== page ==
I wrote a little while ago about thinking of switching to Mint Debian, then changing my mind. That was before I discovered that my current version (15) would no longer download programs from its repositories, and I was effectively stuck with a system going nowhere. So I bit the bullet and made the big changeover on the weekend. I was hoping to keep the old system and set up a dual-boot arrangement, but that didn’t happen, so it was lucky that the changeover worked pretty smoothly. In fact I only overlooked one item: the Address Book for Mozilla Thunderbird, which I was able to replace nearly completely from my wife’s computer. But here are some random observations from the process: Read the rest of this entry »
Author Archives: Jon
Each new music playing program that I try brings me a little closer to perfection. From Banshee I moved to Clementine, because Clementine can link to my online Spotify account and play my Spotify playlists. But it was a problem for Clementine when a playlist contained both online tracks and tracks from my own PC — when it got to a local track in the playlist it would just stop and refuse to play further. So Clementine is no longer my darling, now I’ve tried Tomahawk. Read the rest of this entry »
Our first venture into laptop purchasing took place about six years ago when we bought an Acer Aspire 5315, closely followed by an Acer Aspire 5920 — or perhaps the other way around. Read the rest of this entry »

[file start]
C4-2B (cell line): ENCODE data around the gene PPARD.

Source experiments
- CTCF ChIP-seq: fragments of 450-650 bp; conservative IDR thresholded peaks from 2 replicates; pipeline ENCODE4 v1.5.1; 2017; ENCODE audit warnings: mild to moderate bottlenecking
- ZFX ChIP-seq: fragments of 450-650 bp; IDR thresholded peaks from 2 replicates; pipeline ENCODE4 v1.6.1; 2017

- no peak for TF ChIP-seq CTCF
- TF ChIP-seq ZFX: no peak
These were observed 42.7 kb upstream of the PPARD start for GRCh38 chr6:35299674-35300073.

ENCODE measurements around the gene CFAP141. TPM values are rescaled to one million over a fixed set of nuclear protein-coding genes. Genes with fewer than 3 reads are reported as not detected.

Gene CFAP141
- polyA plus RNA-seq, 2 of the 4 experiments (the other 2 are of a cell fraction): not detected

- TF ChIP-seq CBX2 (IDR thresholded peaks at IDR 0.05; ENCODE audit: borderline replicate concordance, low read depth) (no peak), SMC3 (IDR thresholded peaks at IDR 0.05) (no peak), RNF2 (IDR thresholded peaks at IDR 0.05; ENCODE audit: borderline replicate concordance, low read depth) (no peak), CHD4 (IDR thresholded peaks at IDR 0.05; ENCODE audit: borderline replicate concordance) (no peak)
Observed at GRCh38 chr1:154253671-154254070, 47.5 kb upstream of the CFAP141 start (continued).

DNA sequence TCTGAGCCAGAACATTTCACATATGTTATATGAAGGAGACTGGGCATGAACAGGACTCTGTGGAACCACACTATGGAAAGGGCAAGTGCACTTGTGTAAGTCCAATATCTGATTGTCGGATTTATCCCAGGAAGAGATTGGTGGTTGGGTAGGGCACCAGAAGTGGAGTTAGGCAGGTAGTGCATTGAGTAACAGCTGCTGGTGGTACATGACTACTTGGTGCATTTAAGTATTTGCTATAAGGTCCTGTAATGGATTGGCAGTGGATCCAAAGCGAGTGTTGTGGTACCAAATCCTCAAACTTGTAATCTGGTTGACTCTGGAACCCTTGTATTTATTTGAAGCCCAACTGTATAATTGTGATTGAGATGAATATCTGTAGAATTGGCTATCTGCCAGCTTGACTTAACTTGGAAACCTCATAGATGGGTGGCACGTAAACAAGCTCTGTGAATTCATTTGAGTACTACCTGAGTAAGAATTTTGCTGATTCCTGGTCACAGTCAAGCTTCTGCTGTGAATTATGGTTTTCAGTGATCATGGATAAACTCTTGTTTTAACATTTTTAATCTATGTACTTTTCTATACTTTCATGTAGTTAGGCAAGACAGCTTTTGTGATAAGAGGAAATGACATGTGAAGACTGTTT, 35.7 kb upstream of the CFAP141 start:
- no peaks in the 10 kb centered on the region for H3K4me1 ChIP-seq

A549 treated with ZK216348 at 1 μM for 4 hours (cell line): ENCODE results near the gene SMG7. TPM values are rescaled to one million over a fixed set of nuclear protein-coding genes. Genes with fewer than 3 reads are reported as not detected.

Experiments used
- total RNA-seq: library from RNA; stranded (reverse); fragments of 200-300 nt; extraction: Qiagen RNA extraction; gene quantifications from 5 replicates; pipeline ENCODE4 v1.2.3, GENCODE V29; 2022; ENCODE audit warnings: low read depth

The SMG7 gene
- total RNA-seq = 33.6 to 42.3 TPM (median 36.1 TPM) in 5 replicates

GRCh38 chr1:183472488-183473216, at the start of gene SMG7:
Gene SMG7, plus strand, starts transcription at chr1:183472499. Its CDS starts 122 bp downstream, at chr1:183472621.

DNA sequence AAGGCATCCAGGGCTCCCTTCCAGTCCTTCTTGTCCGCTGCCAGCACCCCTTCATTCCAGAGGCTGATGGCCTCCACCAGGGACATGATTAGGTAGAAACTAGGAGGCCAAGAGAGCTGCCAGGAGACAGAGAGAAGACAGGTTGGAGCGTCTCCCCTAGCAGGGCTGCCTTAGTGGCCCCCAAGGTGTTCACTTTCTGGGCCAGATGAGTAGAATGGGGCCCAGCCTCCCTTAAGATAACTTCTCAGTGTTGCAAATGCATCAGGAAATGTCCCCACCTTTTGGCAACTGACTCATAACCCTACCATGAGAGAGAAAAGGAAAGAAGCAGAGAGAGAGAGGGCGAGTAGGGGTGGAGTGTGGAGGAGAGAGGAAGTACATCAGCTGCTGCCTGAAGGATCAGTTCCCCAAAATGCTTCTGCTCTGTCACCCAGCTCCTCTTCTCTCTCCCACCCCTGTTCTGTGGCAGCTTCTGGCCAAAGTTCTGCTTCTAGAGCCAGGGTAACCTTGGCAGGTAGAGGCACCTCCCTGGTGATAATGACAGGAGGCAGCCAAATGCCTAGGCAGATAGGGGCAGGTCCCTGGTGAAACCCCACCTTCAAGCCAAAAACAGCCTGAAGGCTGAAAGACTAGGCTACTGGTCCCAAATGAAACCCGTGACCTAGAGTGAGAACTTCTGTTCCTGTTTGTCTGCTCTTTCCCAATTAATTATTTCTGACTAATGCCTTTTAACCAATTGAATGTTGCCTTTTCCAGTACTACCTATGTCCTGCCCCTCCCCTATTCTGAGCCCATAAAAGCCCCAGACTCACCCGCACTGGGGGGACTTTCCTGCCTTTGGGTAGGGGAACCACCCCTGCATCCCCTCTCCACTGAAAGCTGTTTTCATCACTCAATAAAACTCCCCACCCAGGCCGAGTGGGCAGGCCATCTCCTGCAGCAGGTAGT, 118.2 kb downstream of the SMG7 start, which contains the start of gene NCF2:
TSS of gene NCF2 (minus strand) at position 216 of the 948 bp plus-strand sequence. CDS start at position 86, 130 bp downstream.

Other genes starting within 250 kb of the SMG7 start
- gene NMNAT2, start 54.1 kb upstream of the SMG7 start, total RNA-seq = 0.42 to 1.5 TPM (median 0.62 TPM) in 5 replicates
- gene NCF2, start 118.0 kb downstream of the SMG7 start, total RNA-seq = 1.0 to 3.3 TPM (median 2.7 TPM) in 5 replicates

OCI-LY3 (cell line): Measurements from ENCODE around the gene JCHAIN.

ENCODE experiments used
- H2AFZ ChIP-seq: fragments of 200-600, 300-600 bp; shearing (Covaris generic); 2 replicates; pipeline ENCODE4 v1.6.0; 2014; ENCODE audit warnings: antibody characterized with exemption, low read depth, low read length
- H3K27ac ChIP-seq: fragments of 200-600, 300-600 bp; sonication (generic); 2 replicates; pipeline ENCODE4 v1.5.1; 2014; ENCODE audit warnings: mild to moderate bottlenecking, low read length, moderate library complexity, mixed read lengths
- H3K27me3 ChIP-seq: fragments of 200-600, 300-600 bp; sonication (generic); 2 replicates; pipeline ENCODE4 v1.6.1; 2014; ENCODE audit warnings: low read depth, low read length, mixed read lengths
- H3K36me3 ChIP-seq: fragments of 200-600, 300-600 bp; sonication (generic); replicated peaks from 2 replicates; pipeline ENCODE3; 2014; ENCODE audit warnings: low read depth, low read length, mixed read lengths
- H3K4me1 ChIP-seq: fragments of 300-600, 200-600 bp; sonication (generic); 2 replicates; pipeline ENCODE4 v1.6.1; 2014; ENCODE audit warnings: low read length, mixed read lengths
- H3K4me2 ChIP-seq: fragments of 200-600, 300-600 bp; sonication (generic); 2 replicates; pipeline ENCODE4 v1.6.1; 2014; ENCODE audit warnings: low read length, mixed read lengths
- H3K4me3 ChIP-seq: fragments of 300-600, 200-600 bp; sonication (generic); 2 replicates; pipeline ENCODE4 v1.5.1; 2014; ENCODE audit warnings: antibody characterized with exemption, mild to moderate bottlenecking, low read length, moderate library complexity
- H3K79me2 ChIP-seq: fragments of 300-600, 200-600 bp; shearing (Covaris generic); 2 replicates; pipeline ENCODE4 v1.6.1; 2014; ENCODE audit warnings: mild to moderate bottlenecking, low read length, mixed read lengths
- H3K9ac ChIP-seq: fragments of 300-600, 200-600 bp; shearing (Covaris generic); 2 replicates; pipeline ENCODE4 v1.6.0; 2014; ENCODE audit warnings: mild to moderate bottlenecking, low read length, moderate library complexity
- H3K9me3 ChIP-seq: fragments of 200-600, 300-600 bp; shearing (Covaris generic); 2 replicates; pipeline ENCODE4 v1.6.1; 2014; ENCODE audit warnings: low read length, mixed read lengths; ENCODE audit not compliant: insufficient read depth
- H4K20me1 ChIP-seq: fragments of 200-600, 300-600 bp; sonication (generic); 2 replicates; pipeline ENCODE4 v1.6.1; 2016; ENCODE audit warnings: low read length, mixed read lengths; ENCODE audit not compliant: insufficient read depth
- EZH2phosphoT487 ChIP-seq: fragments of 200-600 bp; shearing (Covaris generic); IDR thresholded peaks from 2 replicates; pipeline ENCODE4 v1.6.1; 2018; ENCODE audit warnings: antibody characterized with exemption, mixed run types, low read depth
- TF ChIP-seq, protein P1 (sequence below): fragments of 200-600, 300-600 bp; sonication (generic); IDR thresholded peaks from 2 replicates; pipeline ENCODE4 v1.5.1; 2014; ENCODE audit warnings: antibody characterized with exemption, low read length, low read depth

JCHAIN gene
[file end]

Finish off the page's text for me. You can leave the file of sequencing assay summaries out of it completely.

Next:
Linux Mint Essentials by Jay LaCroix.
Packt Publishing 2014
Review by Jon Jermey Read the rest of this entry »
I’ve written elsewhere about Python, the first and only programming language deliberately written to be user-friendly, and I thought I should make public a couple of programs I’ve written recently for some fairly specialised tasks. One is pure Bash, the other is a combination of Bash and Python, which provides the best of both worlds — Bash to do the heavy lifting, and Python as a user-friendly matrix with which to handle the housekeeping. I’ll discuss each one in turn below. Naturally, to use the Bash commands in the scripts you will have to have those commands installed in Linux Mint. There are also some non-standard Python libraries used in the programs — see here for details of how to install those using Pip. Read the rest of this entry »